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Ralph Fiennes in Macbeth (

There have been many film versions of Macbeth, one of Shakespeare’s most popular plays. The latest production is a stage version captured on film, featuring Ralph Fiennes in the title role. Source: Australian Catholics.

Filming the stage play is a way of immersing the audience in the action, stylised as it is. The camera is able to bring us closer, through extreme close-ups, of the characters, a focus and view of them sometimes more intimate than for the theatre audience.

The setting is contemporary. Macbeth and soldiers are in more familiar military uniform, the weird sisters (rather than witches) look bizarre but less sinister, and Lady Macbeth wears a simple white dress. The impact for the audience means that they are not looking at a cinematic spectacle, with a play opened out in realistic fashion. Rather, the emphasis is on the characters and the language.

This version is worth seeing because Fiennes’ interpretation of Macbeth is different from what we have seen in the past. At first sight, weary from battle, Macbeth seems ordinary despite his rank. He is stirred by the words of the weird sisters, moved by ambition, yet a firm companion with Banquo, and returns home to his wife.

Seemingly already maddened by the intrigue against the king, his mental morality challenged and sanity beginning to go awry, Fiennes presents Macbeth with all kinds of unexpected erratic behaviour. He moves through most of the play stooped, bent from the waist, sometimes walking, sometimes running, even sometimes jigging. And his face goes through all kinds of expressions, giggles, mad laughs, even poking out his tongue and pulling faces. Not quite the solemn Macbeth we are used to.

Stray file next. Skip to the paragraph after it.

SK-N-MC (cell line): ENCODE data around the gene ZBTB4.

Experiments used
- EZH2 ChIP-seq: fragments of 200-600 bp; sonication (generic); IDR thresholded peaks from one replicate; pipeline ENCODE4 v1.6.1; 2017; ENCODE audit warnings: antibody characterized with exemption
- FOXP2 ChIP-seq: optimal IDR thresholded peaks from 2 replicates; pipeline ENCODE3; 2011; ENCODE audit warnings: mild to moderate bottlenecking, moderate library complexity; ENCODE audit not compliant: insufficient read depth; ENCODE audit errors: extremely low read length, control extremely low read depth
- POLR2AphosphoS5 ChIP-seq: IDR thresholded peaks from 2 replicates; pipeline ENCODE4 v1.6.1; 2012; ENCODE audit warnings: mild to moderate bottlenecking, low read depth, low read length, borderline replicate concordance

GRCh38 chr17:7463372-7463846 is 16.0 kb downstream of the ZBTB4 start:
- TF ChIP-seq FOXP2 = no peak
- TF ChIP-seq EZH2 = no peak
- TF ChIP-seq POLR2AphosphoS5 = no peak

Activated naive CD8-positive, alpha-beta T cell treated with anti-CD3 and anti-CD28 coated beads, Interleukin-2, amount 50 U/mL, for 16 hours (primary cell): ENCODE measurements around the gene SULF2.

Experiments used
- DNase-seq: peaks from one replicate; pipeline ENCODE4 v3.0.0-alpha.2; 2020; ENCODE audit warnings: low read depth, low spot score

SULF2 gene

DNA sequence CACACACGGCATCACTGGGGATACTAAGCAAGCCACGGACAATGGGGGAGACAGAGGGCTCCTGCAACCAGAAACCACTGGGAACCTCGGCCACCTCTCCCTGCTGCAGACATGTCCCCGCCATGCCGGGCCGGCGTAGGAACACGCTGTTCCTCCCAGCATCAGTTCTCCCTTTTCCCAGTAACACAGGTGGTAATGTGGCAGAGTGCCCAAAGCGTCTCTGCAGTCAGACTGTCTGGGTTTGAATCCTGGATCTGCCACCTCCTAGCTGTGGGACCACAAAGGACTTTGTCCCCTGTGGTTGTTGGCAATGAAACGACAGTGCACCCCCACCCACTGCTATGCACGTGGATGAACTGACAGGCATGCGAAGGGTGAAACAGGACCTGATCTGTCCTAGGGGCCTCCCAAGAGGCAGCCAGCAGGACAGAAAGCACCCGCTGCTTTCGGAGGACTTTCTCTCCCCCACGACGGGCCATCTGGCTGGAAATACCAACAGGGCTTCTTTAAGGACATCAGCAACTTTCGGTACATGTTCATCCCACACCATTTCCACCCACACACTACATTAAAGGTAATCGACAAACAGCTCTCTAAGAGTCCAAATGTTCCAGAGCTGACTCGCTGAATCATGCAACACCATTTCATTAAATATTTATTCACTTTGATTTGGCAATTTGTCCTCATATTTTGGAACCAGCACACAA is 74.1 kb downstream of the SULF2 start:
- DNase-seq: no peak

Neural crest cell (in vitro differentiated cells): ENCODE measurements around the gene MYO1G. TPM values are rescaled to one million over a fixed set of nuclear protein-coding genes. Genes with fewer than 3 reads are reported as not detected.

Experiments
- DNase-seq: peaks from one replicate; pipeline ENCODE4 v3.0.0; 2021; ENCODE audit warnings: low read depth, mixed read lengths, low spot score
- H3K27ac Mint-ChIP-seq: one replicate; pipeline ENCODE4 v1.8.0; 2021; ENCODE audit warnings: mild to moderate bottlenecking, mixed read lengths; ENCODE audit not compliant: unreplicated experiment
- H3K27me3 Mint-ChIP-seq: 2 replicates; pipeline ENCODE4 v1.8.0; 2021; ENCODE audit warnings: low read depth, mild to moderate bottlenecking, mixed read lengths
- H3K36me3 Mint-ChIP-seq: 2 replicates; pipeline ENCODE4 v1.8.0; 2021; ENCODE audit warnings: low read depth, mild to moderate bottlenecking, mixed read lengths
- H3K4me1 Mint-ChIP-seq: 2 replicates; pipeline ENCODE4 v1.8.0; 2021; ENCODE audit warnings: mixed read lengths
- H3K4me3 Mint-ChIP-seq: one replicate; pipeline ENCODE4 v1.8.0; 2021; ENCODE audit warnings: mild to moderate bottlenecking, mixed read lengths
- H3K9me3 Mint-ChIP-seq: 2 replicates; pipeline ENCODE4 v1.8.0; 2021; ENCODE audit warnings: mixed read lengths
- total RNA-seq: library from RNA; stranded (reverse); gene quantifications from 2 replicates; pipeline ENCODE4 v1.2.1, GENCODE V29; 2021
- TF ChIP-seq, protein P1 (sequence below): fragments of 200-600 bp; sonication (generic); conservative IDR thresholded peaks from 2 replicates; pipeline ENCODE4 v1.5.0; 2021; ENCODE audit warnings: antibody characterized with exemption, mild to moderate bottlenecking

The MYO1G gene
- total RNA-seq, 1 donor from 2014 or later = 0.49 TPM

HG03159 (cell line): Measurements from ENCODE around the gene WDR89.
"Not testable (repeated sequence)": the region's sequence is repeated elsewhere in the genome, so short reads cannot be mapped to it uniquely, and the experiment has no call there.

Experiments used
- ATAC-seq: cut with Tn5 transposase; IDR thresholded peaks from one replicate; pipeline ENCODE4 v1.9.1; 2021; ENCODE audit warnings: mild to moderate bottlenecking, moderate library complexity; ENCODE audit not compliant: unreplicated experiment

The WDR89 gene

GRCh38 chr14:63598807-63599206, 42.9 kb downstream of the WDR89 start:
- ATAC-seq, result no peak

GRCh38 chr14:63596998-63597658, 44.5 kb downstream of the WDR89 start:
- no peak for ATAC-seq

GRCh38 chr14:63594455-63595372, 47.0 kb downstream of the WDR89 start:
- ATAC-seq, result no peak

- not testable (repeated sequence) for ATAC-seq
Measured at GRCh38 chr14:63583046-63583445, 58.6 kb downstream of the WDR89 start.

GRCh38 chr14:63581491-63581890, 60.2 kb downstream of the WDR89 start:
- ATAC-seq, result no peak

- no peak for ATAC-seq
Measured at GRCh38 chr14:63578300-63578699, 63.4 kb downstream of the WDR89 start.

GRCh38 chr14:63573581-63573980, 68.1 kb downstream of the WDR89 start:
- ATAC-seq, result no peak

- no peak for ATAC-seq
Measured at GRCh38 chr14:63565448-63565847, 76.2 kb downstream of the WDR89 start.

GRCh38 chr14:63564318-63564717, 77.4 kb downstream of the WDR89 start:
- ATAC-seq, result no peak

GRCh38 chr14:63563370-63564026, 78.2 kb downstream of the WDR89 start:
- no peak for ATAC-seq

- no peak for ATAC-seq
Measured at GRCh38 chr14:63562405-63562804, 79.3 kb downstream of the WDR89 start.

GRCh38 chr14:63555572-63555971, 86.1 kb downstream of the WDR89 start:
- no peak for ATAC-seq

This version of the play, however, could be called Lady Macbeth. As played by Indira Varma, she is a steely personality, sometimes softer in appearance, but soon moving into grim determination and masterminding the plot. 

One of the great advantages of this performance is that the cast speak their lines with commendable clarity, making the iambic pentameter seem like conversation.

Review by Fr Peter Malone MSC, Jesuit Media.

Macbeth: Starring Ralph Fiennes, Indira Varma, Ben Allen, Ewan Black, Jonathan Case, Steffan Rhodri, Ben Turner. Directed by Simon Godwin. 150 minutes. Rated M (Violence).


Macbeth (Jesuit Media via Australian Catholics)